Maybe it's a side effect of watching movies for a living, but I can't help seeing ways the Hollywood franchise mindset has wormed its way into other art forms -- Broadway being no exception. The prequel, sequel, and spin-off mentality of modern entertainment has led to a compulsive need to explain everything and provide backstory even where none is necessary.
"An American in Paris" (which opened Tuesday night at the Auditorium Theater) isn't technically a prequel to the Oscar-winning, 1951 Technicolor musical starring Gene Kelly, about a love-struck American ex-GI in France. But from its very first moments, the stage adaptation can't help filling in details and giving its characters more tragic pasts, so it sometimes feels as though it's acting as the film's dark, gritty reboot.
The production opens with the City of Light rising from the ashes of war and throwing off the shackles of Nazi occupation, which gets things off to a somber start but at least provides the striking visual of Nazi banners being pulled down by the city's citizens, before transforming into an enormous, flowing French flag as it covers the stage.
The plot then narrows its focus to soldier-turned-struggling-painter, Jerry Mulligan (McGee Maddox), and his friends: Jewish composer Adam Hochberg (Matthew Scott) and Henri Baurel (Ben Michael), a Frenchman with aspirations of becoming a cabaret singer. In addition to being his buddies, Adam and Henri eventually become Jerry's chief competitors for the affections of Lise (Allison Walsh), a shy French ballet dancer who catches his eye.
Further complications arise in the form of American heiress Milo Davenport (Kirsten Scott) who takes an interest in Jerry and his art, plus a lot of extra business involving Henri's parents and what actions they may or may not have taken during the war.
The most iconic element in the film is its justifiably lauded 18-minute climactic ballet (a sequence which served as one of the chief inspirations for the ending to the 2016 screen musical "La La Land"), a fantasy which takes place entirely in the imagination of Kelly's character. Craig Lucas's book (adapted from Alan Jay Lerner's screenplay) invents a plotline in which the men are commissioned to build a ballet for Lise, giving the impression that the story was reverse engineered just to explain why there would be a ballet in the first place. God forbid a musical end with a lavish dance number just because.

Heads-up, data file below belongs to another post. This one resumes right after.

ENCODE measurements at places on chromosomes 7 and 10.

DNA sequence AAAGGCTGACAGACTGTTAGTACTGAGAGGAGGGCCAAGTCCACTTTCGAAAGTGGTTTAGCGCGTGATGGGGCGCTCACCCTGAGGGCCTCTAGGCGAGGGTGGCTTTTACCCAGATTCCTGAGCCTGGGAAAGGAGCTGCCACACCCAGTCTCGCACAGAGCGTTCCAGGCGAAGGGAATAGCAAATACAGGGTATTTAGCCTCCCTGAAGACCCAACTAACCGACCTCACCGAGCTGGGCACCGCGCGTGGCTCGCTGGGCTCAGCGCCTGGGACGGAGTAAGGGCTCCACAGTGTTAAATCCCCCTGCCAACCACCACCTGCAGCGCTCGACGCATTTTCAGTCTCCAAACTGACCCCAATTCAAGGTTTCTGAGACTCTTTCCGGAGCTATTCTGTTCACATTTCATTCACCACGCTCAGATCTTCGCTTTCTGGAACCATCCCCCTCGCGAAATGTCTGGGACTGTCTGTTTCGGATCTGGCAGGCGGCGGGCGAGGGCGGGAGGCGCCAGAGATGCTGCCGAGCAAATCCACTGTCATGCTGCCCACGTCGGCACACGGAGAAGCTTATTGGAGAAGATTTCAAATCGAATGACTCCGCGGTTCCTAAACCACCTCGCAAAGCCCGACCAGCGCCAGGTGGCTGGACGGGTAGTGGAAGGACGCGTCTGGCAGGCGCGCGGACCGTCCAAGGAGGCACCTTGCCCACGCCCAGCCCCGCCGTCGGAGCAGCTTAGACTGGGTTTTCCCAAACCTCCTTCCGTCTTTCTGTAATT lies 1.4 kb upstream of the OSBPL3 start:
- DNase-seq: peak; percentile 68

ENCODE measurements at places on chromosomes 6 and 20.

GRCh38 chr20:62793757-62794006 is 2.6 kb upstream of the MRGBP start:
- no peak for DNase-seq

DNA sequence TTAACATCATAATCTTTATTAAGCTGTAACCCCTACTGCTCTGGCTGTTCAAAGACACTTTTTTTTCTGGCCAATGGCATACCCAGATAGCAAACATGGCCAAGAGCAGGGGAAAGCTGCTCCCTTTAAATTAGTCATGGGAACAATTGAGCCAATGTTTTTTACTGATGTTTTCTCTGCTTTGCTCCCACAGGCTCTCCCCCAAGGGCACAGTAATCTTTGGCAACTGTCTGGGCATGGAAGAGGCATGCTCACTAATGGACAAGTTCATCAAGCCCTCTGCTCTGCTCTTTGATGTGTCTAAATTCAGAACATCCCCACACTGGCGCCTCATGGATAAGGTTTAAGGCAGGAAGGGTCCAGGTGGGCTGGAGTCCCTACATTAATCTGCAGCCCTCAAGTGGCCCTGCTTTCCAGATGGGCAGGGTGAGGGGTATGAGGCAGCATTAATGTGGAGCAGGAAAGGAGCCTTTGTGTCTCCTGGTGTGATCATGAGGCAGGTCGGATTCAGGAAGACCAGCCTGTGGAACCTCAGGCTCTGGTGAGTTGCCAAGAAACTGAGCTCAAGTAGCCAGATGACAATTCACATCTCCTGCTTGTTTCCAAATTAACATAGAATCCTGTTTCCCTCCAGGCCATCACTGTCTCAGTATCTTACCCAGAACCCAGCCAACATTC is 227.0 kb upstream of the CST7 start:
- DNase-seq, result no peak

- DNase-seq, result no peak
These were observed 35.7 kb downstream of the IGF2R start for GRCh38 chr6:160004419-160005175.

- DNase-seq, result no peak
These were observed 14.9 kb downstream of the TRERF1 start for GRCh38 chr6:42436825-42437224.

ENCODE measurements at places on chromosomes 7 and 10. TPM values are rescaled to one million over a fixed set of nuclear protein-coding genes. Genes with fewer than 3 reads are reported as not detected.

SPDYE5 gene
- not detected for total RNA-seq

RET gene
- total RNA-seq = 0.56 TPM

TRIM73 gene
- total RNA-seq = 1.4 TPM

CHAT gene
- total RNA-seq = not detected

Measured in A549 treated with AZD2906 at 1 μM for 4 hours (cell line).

For a work that began as a Golden Age Hollywood musical, the stage adaptation is oddly dour and angsty, attempting to add gravitas to the film's featherweight story. There's a great deal of emphasis on a city recovering from the effects of war -- a subtext which was there in the film, to be sure, but here it's turned into bold, screaming text. There's also the odd choice of making Henri's character gay (as though it isn't enough for him to simply not be the right fit with Lise), building in another source of anxiety to the plot.
"An American in Paris" is undoubtedly well-performed, and if you're going to the show for the dancing, it's unlikely you're going to leave disappointed. Director-choreographer Christopher Wheeldon stages these numbers with a panache that suits the classic musical material, and the talented ensemble perform them beautifully.
The show's lovely orchestrations are another highlight; Music Director and Conductor David Andrews Rogers ensures that the orchestra sounds sublime performing George and Ira Gershwin's horn-heavy score. I particularly enjoyed an early moment during "I Got Rhythm" -- arguably the show's most recognizable number -- that segues briefly into a percussive, stripped down version of the song as it's performed by the cast when the power in the bar they're in suddenly goes out.
Amongst the leads, Matthew Scott's turn as the neurotic Adam is the clear standout. He benefits from getting all the best lines, but he takes that gift and runs with it. For their parts, Walsh and Maddox excel in their vocal performances and demanding dance numbers. But even with Lise's tragic past, their characters remain mostly blank slates and their romantic chemistry never truly sparks to life.
Inexplicably, while the book treats its leaden love story with deadly seriousness, it also adds a heaping helping of broad humor, mostly revolving around lazy stereotypes of the snooty French, and Henri's poor grasp of the English language. There's even a "Uranus" joke, which as far as comedic wit goes, is pretty much scraping the bottom of the barrel.
The production makes some inventive use of projections in its scenic design, though I'm still not won over by the technique, which I find tends to put a distance between me and the story as I'm watching it unfold. These elements are at their best when they're deployed in more stylized ways than when simply standing in for concrete settings.
As a film, "An American in Paris" has its own problems (it's hard not to feel badly about the way Nina Foch's heiress character is treated throughout), but it at least understood that its slim story is secondary to the pure magic of watching a pair of swooning lovers dance alongside the Seine. There's a buoyancy in the film's performances that gets sapped away in its translation to stage. This "An American Paris" makes a point to argue that art's most enduring quality is in its ability to lift us up from the darkness, but I couldn't help feeling that this adaptation too often ends up dragging us back down at every opportunity.